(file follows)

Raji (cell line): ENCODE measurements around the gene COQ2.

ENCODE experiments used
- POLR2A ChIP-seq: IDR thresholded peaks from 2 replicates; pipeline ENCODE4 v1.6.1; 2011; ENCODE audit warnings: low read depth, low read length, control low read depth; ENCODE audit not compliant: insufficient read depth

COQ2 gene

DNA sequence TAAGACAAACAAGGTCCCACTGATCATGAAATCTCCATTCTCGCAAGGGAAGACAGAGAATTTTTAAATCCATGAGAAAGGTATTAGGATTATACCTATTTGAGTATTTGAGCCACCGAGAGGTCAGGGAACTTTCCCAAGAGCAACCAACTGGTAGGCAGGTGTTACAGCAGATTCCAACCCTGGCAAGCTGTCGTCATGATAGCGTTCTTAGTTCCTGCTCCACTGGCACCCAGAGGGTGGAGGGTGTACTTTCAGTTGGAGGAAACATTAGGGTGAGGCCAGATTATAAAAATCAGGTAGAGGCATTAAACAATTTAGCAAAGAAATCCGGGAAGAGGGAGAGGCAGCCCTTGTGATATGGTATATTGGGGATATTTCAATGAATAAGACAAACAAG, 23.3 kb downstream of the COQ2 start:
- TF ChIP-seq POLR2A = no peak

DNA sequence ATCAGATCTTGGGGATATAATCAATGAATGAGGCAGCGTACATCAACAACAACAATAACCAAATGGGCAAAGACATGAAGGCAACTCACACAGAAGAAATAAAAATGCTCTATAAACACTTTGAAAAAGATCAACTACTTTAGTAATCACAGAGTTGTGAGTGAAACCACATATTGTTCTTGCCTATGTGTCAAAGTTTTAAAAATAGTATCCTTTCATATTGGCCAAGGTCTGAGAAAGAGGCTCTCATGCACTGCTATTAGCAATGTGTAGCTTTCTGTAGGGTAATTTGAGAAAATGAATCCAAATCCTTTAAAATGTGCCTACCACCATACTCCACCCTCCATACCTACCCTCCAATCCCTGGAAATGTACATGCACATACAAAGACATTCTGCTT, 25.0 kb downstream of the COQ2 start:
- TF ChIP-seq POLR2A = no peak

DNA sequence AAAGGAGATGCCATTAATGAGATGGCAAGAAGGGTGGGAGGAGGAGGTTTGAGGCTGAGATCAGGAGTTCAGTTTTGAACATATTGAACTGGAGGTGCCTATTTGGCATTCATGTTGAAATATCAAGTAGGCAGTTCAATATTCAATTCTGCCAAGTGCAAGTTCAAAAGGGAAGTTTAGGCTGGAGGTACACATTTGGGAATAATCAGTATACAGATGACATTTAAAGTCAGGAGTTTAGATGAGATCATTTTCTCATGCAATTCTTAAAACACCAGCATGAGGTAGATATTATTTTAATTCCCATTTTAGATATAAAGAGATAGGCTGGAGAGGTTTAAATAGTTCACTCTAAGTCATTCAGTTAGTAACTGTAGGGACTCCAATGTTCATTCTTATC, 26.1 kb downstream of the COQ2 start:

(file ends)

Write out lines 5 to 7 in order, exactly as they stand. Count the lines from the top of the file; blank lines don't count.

DNA sequence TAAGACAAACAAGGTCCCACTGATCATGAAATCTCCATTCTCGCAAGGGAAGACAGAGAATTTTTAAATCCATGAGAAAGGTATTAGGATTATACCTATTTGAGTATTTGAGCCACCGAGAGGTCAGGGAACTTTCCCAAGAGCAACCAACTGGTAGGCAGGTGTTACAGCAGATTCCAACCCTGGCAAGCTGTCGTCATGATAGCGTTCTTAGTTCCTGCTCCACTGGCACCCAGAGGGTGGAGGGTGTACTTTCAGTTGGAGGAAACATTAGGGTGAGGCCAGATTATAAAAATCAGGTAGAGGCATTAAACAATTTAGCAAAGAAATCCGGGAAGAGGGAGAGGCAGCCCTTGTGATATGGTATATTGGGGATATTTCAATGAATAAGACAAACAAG, 23.3 kb downstream of the COQ2 start:
- TF ChIP-seq POLR2A = no peak

DNA sequence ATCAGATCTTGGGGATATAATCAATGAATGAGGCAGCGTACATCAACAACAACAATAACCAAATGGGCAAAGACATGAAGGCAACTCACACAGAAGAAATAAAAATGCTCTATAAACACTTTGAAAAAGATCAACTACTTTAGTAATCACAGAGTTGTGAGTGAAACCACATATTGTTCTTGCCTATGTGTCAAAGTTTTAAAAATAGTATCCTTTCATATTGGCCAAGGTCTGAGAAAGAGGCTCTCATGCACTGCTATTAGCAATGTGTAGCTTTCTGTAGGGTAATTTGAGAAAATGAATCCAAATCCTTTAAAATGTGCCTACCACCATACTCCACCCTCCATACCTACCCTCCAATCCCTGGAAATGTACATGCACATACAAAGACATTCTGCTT, 25.0 kb downstream of the COQ2 start: